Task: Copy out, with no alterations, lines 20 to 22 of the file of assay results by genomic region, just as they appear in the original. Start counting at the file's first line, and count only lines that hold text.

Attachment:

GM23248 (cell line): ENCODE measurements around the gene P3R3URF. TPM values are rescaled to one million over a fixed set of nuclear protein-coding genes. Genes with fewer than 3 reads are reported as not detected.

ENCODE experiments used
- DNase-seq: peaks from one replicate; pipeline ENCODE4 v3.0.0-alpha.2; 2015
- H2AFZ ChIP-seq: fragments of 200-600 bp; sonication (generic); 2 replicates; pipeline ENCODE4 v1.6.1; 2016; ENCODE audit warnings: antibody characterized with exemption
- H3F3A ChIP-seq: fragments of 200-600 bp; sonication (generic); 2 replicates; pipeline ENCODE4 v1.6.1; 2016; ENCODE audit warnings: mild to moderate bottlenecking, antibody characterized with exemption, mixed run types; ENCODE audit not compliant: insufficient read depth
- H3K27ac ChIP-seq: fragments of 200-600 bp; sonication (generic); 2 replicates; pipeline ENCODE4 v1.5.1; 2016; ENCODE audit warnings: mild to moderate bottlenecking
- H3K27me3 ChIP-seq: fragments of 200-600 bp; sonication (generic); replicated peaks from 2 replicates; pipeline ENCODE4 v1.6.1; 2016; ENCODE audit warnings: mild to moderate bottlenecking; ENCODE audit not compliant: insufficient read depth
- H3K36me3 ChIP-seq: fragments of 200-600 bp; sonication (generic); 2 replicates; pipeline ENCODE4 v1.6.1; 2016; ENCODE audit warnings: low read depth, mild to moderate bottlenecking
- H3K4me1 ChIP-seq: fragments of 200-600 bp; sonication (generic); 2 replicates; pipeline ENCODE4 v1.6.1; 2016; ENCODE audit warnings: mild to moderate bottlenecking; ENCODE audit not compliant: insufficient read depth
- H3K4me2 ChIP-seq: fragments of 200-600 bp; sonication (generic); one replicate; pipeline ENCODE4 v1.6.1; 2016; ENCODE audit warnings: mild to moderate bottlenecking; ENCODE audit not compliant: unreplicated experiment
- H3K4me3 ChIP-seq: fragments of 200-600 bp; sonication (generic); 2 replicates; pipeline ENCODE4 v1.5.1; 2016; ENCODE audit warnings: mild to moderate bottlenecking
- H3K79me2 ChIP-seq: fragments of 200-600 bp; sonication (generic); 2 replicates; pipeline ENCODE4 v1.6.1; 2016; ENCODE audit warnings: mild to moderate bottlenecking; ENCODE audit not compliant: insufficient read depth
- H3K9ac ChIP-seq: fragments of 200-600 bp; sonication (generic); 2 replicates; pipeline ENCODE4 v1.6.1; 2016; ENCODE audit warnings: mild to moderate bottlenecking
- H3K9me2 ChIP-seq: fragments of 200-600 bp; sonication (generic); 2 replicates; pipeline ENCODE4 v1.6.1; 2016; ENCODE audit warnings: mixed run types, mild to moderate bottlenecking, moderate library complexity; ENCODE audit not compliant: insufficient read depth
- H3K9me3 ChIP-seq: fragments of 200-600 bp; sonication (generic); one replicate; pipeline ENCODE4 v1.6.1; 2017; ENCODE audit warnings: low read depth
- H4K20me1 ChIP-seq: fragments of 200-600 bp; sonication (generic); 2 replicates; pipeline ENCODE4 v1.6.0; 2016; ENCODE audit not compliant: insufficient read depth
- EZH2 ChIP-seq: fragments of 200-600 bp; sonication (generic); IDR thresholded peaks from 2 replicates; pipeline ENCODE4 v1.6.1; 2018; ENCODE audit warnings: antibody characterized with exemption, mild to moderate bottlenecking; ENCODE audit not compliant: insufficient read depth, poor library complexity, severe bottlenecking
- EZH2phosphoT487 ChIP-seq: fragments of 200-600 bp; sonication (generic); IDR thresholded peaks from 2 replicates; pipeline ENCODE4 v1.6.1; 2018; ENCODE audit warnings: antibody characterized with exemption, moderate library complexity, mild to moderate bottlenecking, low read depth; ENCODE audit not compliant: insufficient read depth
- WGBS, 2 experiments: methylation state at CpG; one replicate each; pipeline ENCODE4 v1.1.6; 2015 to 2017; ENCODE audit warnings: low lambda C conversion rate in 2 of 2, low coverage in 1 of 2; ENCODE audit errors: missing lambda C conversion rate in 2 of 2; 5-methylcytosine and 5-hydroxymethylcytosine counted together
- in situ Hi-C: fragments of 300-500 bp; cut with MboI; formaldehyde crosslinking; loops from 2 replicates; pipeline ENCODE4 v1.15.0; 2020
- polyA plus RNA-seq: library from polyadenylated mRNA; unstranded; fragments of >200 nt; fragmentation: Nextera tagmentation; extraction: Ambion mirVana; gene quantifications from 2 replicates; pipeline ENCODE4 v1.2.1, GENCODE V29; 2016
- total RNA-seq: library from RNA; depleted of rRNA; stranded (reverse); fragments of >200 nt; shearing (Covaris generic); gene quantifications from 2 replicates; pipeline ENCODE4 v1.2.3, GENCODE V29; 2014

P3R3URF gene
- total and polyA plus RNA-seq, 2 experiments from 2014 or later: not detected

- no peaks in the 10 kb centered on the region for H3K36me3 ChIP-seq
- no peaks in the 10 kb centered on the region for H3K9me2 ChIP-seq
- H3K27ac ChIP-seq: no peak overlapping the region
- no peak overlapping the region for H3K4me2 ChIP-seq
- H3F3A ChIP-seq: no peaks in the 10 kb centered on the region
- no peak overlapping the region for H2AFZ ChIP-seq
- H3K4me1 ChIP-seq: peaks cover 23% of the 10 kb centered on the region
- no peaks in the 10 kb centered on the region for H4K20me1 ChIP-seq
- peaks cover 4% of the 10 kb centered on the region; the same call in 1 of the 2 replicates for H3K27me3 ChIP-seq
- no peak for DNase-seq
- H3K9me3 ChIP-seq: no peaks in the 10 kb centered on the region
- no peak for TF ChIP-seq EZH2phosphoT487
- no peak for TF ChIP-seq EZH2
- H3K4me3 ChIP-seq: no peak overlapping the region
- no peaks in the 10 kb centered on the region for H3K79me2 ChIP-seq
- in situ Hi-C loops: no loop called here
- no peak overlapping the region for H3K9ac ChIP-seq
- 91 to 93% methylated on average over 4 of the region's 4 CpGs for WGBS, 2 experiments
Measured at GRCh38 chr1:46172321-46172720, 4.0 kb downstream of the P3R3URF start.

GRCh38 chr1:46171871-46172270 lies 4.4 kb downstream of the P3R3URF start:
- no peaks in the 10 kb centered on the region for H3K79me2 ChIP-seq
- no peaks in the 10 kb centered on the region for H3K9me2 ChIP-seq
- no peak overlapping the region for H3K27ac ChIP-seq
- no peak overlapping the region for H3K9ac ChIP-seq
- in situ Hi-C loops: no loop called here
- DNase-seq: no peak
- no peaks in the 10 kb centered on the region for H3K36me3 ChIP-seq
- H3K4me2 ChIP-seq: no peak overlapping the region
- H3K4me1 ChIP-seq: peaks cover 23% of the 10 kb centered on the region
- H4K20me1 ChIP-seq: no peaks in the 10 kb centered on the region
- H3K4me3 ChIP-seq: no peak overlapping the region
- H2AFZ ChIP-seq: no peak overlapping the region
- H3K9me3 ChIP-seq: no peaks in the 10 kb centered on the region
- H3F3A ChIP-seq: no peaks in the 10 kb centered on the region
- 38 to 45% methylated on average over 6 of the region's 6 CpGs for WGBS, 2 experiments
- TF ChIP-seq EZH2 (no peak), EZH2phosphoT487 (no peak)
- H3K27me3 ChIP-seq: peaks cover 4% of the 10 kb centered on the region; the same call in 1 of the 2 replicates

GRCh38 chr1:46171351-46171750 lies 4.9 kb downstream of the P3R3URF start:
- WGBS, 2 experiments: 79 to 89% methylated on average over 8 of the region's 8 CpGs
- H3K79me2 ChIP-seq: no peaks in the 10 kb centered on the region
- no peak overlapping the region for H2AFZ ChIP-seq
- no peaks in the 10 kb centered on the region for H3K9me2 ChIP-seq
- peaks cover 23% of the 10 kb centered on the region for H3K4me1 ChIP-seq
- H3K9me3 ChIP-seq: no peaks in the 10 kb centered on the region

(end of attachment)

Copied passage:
- in situ Hi-C: fragments of 300-500 bp; cut with MboI; formaldehyde crosslinking; loops from 2 replicates; pipeline ENCODE4 v1.15.0; 2020
- polyA plus RNA-seq: library from polyadenylated mRNA; unstranded; fragments of >200 nt; fragmentation: Nextera tagmentation; extraction: Ambion mirVana; gene quantifications from 2 replicates; pipeline ENCODE4 v1.2.1, GENCODE V29; 2016
- total RNA-seq: library from RNA; depleted of rRNA; stranded (reverse); fragments of >200 nt; shearing (Covaris generic); gene quantifications from 2 replicates; pipeline ENCODE4 v1.2.3, GENCODE V29; 2014